Eaglet making progress at CROW
E8, one of a two-eaglet brood whose doings are being watched world-wide via the popular Southwest Florida Eagle cam, is doing better at CROW today, where it is being treated for an injured foot.
An offspring of Harriet, the popular eagle matriarch that has been nesting at Dick Pritchett Real Estate Property on Bayshore Road, E8 was rescued and brought to the Clinic for the Rehabilitation of Wildlife Tuesday after it was noticed that something was wrapped around its foot.
When CROW Hospital Director Dr. Heather Barron arrived at the North Fort Myers location Tuesday, she noticed that E8 was entangled in a black manmade fiber, a monofilament line.
With permission already secured from U.S. Fish & Wildlife and the Florida Fish & Wildlife, Barron recovered the days-old eaglet so its swollen limb could be treated.
“They (the agencies) were both very responsive and immediately went about getting us permission that would allow us to go into the nest,” she said. “Because it was a manmade fiber, that is why we were allowed to intervene.”
Barron believes E8 had the line wrapped around its foot for no more than 24 hours.
“I think he is very lucky that people out there were paying attention and immediately thought something was wrong and they alerted us right away,” she said.
CROW, LCEC and a local MasTec contractor came together Tuesday and secured a bucket truck, so the eaglet could be rescued from its nest atop a tall pine.
“I actually had to cut him free,” Barron said of E8. “He was actually tethered to the nest and was unable to move more than a couple of inches. I cut him free and then removed the line from his leg and then immediately tried to get circulation reestablished.”
Before the rescue took place, she said she saw E8’s father, who was very distressed.
“You could hear his distressed calling, but luckily he was not super aggressive,” Barron said. “Sometimes they are extremely aggressive and will come after you. You always have to have two people in the bucket. One who is sort of watching where the parents are at all times and one to deal with whatever the problem is. In this case we were lucky because I think he is a younger male and he was not super aggressive.”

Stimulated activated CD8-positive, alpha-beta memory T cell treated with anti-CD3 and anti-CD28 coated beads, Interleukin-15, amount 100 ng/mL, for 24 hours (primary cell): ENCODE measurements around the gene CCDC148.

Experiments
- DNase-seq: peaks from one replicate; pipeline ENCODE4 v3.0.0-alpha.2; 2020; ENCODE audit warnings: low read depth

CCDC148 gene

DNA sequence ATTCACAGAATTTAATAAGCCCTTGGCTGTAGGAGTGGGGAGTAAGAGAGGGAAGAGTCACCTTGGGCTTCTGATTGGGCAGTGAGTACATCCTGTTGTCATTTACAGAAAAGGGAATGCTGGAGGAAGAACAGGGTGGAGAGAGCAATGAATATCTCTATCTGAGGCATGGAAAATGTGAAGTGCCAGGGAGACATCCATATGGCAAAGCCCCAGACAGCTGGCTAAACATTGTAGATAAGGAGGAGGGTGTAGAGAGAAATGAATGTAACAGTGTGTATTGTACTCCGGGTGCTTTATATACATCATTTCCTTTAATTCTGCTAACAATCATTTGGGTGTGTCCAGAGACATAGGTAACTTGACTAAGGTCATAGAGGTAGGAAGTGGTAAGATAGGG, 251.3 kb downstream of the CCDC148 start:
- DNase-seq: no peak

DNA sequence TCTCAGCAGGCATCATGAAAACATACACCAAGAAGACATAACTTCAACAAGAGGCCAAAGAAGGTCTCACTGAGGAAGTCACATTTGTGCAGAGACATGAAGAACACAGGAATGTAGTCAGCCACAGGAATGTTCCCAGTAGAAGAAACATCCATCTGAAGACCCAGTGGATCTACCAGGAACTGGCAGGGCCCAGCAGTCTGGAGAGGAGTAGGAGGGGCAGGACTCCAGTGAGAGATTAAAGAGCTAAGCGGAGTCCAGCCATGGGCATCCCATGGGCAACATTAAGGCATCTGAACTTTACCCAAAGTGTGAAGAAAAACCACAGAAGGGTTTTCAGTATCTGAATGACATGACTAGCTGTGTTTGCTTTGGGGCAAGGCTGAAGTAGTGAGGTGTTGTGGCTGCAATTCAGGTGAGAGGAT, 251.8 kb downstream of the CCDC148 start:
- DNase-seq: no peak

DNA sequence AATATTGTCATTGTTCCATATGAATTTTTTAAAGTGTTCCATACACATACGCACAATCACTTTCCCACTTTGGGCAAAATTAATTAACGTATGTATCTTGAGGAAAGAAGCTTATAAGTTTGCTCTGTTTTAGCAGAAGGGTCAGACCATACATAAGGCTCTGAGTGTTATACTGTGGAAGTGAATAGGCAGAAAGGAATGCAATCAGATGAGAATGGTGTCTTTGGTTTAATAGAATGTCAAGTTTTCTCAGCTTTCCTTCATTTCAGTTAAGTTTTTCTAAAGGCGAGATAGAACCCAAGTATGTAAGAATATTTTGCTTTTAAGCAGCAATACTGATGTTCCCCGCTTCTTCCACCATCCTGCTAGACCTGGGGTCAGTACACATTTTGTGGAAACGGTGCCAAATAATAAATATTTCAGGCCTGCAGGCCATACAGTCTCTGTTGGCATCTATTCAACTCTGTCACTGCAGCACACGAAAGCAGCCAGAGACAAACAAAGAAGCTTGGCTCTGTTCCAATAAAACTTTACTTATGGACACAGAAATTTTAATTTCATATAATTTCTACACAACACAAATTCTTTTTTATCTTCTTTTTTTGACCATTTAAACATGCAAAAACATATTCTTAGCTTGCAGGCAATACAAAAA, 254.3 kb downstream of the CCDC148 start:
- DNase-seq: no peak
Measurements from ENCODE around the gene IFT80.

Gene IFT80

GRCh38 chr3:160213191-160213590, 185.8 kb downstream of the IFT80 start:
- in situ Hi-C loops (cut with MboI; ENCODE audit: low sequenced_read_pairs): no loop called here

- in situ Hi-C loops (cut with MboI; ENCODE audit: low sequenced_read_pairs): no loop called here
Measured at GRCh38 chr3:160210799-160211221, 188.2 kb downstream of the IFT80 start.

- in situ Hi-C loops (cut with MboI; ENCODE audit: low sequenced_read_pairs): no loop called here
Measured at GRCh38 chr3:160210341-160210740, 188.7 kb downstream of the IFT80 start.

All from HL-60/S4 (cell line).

The male parent, M15, is Harriet’s new mate. Ozzie, her year’s long nestmate, died last year from injuries suffered in a fight with M15 over territory after Ozzie was returned home following treatment at CROW. Officials believe Ozzie had been struck by a car, causing a broken bone that needed treatment and rehabilitation. Ozzie was returned to CROW a second time after he was found in barbed wire but a blood infection had set in and, despite aggressive treatment, he died.
Barron said the diagnostics done at CROW Tuesday revealed that the eaglet did not have a broken leg from the line; however there was significant soft tissue swelling. She said with that loss of circulation to his extremities, some deficits were noticed, such as the eaglet does not currently know where his toes are.
Wednesday morning the eaglet received physical therapy from two of CROW’s feeders to help reestablish circulation to his foot.
“Without two fully functional feet, he would not be considered a releasable animal that could survive in the wild,” Barron said. “But, right now we are very encouraged that the swelling has decreased significantly over what it was yesterday. We hope in time the nerves will function properly again as well.”
The number of days E8 will remain at CROW is all up to him.